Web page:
Nobody is exempt from the danger to public health and safety provisions, but the following people are exempt from the excessive demand:
- Spouses or common-law partners in sponsorship applications only,
- children or adopted children in sponsorship applications only,
- convention refugees or people in need of protection, or
- spouses, common-law partners, or children of the people mentioned above
Who Does Conduct Medical Examinations?
A panel physician conducts medical examinations. A typical medical exam consists of an interview, physical examination, laboratory tests, and chest x-ray. Depending on your health conditions and your application’s type, the scope of a medical exam could change. The IRCC website posts the list of panel physicians.
The panel physician uploads your information to a secure website. A medical officer reviews the report and then informs your immigration officer whether you pass the medical examination or not. The issue you a medical certificate if you pass, but they usually do not share it with you. The immigration officer may request further tests or send you a procedural fairness letter.
What is a Procedural Fairness Letter?
If you receive a procedural fairness letter, the officer suspects or believes you are inadmissible to Canada because of medical issues. If you agree with them, you may not immigrate to Canada. However, you could fight back. Consult with a professional if you have received a procedural fairness letter. Don’t take this matter lightly.
Medical Examination for Temporary Status
Immigration officers may request medical tests for temporary cases as well. For example, you may receive a medical examination request for your TRV (visitor’s visa), TRP, Study Permit, or Work Permit applications. Generally speaking, most people do not receive such correspondences, but you have to comply if you do.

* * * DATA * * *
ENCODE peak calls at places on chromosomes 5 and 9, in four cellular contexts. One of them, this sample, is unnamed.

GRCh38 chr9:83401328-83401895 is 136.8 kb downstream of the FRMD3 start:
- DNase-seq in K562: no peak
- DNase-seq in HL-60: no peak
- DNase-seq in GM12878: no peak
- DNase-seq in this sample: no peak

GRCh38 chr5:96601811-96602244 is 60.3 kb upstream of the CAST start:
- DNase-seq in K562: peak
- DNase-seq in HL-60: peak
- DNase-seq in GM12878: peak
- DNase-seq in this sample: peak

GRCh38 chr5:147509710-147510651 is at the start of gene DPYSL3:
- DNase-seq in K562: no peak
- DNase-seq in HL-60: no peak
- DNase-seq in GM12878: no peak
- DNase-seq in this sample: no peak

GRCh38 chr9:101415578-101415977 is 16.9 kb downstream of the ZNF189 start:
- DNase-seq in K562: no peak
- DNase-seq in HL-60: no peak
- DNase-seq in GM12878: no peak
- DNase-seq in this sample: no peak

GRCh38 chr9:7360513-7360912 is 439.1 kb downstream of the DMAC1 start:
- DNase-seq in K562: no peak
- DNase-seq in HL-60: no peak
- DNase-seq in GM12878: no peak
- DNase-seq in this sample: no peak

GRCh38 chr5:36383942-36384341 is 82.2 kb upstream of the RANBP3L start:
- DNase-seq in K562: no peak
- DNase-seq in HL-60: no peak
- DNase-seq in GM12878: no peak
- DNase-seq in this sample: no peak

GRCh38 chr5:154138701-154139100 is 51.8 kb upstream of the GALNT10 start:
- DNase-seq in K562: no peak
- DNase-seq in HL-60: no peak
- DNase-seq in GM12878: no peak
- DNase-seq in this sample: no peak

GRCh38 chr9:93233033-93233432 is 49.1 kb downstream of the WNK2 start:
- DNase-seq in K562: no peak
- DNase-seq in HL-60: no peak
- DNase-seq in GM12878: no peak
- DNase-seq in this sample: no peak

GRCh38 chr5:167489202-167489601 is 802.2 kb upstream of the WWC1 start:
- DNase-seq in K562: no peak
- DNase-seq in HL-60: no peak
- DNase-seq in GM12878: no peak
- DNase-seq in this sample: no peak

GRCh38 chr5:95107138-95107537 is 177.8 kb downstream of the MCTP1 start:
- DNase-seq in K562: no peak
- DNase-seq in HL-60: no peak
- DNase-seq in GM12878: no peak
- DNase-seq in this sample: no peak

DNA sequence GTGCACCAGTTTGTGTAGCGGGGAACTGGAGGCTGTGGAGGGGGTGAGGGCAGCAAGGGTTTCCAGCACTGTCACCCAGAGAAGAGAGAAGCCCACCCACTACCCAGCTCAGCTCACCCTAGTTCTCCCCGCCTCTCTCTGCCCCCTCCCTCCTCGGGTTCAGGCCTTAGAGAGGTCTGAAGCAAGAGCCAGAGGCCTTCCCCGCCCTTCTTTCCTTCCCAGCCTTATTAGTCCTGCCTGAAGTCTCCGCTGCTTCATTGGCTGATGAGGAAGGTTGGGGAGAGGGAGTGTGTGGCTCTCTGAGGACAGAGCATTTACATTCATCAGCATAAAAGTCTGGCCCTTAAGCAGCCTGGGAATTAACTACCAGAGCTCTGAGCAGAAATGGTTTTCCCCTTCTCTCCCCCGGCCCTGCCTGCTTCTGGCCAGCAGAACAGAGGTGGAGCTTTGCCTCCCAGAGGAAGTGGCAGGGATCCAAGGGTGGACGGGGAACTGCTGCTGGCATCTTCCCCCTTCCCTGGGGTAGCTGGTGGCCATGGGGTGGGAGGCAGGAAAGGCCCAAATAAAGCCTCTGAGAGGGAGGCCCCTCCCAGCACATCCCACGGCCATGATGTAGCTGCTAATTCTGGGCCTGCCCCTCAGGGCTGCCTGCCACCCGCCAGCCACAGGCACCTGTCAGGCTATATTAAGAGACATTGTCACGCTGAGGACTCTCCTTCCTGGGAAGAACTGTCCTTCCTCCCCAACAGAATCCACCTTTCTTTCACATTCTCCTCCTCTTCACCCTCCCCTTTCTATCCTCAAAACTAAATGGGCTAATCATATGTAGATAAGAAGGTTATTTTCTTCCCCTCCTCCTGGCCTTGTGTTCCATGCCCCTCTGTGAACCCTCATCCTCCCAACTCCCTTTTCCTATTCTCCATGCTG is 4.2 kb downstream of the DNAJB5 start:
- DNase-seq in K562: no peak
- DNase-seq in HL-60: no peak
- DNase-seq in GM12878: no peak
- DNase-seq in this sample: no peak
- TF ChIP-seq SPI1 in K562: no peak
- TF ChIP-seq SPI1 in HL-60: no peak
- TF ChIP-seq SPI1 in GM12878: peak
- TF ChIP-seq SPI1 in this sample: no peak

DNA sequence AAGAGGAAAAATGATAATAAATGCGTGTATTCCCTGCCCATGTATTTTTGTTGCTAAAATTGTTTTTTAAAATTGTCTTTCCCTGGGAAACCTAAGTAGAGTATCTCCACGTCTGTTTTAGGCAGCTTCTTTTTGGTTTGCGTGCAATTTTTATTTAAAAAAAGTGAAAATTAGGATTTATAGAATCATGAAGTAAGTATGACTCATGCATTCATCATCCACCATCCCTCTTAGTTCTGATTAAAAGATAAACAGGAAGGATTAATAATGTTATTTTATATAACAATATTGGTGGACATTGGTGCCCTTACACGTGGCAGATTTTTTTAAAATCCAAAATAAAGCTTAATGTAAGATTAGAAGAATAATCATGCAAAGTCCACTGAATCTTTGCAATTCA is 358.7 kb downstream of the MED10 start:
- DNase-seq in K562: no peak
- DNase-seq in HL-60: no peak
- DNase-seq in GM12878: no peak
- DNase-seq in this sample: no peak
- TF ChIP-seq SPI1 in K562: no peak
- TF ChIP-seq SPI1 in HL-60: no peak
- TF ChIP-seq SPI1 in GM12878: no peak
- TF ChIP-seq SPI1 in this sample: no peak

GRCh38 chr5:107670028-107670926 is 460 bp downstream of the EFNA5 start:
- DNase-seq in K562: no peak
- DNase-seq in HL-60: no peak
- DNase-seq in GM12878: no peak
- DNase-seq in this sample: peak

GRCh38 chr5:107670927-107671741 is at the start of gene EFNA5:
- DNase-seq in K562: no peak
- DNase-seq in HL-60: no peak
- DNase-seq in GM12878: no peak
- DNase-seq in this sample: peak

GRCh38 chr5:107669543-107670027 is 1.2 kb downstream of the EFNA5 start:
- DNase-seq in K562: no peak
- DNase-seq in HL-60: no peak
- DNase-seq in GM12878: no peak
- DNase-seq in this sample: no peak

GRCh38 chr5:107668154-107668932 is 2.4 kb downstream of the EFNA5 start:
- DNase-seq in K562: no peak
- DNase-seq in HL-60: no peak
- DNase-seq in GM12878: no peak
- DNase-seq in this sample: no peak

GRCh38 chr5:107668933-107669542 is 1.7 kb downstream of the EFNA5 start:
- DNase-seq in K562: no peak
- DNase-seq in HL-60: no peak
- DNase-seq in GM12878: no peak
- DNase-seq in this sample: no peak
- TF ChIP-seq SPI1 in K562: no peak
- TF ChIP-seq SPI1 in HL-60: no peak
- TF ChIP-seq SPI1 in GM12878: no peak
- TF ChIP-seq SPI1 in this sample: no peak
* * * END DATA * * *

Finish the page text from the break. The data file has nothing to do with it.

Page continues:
If you do not undergo a medical examination for your work permit, you may face limitations. For example, you may not work in:
- childcare services,
- healthcare services,
- primary or secondary schools, and
- farming industry if you are from certain countries.
If you are also from certain countries and want to work for more than six months in Canada, you need to undergo a medical examination.
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Sometimes the officers allow you to enter Canada but ask you to undergo medical surveillance. In other words, you need to introduce yourself to the healthcare authorities of your province of destination. Then they will examine you now and again. The surveillance is usually every six months for five years or so.
Overcoming Medical Inadmissibility
If you receive a procedural fairness letter, you may try to fight back, but if you fail, you may consider the following solutions:
- Immigration to Canada under Humanitarian and Compassionate considerations (H&C)
- Receiving a Temporary Resident Permit (TRP)
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Consider reading my article on the subject of the upfront medical exam.